Koh Lanta Yai—unforgettable

| June 25, 2009 | 14 Comments
lantayai1 Koh Lanta Yai—unforgettable

From the beach—Lanta Yai

Like all great travelers, I have seen more than I remember, and remember more than I have seen.

—Benjamin Disraeli

Thailand is a fascinating place. When we set out on our travels there (2004), we wanted to get somewhat off the tourist track. We did an amazing trek in Chiang Mai first before setting off to find a not-so-touristy island in the south. We found a magnificent place called Koh Lanta Yai, located in the Andaman Sea off the west coast of Thailand, between the Phi Phi islands and the mainland. It wasn’t remote, but was also not nearly as built up as Phi Phi. There’s a local flavour (the island is muslim) and a quiet charm here that is lacking in tourist hotspots like Ko Samui and nearby Ko Phi Phi.

This was our style—laid back, friendly, and you could ride a motorbike and not see another tourist for miles! Lanta is relatively less developed with most of the accommodation available being basic bamboo huts—but that is changing. There are few paved roads on the island—mostly to the north—and they deteriorate into mud towards the southern end. But again, this was six years ago!

lantayai2 Koh Lanta Yai—unforgettable

From the mountains—Lanta Yai

I remember one night we went out to a ‘bar’ there. The owner and ourselves were the only ones in there (this was during the Christmas season—high season!). While enjoying a nice chat (and drink) three young men from South Africa came into the bar with a confused look on their faces. They asked us where all the parties were and where they might go for a night out on the island.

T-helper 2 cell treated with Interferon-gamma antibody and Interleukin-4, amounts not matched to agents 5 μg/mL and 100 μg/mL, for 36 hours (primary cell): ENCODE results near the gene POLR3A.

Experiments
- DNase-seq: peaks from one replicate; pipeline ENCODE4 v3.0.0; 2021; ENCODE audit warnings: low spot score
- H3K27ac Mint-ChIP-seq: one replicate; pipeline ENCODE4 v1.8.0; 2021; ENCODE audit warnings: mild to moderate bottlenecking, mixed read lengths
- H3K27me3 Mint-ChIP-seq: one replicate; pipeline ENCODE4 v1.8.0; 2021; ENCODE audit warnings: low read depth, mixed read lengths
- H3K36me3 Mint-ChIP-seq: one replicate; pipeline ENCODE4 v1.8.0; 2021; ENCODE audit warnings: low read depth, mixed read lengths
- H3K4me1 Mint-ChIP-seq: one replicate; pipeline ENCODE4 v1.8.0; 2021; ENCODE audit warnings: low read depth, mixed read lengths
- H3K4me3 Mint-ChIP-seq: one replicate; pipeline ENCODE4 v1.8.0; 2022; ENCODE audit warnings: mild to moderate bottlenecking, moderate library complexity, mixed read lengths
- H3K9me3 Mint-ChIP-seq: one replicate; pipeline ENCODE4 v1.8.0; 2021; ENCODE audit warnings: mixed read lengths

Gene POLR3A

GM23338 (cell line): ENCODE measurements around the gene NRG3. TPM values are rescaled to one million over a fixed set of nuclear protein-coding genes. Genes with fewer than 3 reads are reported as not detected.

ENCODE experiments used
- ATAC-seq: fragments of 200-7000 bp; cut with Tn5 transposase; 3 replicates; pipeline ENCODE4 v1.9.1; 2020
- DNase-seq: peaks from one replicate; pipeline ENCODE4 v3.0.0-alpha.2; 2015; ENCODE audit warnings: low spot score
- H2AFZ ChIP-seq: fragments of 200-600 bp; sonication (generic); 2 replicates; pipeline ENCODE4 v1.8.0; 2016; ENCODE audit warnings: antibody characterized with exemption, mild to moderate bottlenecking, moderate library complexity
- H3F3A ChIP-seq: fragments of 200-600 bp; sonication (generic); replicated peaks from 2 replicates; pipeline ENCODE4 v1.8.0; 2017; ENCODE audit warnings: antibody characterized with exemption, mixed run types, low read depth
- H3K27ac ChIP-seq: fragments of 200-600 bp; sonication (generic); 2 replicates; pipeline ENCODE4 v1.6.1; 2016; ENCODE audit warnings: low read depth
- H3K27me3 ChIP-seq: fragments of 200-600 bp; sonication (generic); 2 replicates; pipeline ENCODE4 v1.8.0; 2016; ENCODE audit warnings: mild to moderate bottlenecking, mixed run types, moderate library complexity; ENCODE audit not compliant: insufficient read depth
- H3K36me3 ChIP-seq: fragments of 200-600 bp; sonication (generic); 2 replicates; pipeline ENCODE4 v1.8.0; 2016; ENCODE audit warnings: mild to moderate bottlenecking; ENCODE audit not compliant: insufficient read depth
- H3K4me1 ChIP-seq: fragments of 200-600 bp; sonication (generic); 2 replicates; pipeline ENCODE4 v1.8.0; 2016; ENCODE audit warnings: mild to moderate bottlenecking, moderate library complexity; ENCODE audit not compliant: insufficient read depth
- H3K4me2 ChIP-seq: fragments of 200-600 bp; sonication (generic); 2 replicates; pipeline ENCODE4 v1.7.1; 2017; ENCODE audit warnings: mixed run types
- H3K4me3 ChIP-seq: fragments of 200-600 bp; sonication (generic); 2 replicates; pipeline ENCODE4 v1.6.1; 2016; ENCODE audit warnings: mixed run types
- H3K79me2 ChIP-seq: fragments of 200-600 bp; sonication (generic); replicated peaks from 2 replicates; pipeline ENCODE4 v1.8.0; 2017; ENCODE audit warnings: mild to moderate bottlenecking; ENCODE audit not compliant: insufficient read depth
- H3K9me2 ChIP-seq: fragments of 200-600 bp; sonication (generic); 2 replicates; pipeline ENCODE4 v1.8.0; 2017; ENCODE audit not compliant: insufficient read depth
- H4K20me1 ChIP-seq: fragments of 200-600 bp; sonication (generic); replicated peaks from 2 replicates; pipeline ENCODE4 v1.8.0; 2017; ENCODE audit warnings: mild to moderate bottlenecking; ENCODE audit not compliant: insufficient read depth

Ban Saladan, the main town and port, is located at the northern tip of the island. Aside from some excellent seafood restaurants, there’s not too much in the way of evening entertainment. We had a good laugh with the South Africans when they learned that this was pretty much it; it looked like they wanted to catch the next ferry back to Phuket!

The main beaches are located on the west of the island, the largest being Klong Dao, Pra-Ae (Long Beach) and Klong Khong. There are other, much less accessible, beaches at the southern end. We ended up returning to Koh Lanta Yai about eight months later (during low season). A gigantic, new resort was under construction on the beach near where we had stayed (Pra-Ae) and longer expanses of dirt roads were set to be paved in the near future.

lantayai3 Koh Lanta Yai—unforgettable

Our accommodation

Up-and-coming tourist destinations are often hard to find. Those who already know about the next best place are determined to keep it a secret, so that it remains undiscovered. Of course, we don’t begrudge them for that. However, by the time you hear about this great place, it is overrun with hordes of hairy German guys in Speedos. Ironic, huh?

It kind of makes me sad to think of what Lanta may be like now. Is it completely overrun by backpackers, with their big frame bags and utili-pants that have straps and clips and zippers everywhere—the ones like me? Are those quiet, relaxing nights a thing of the past? How many new resorts have been built there in the last six years? I’m not sure if I want to know.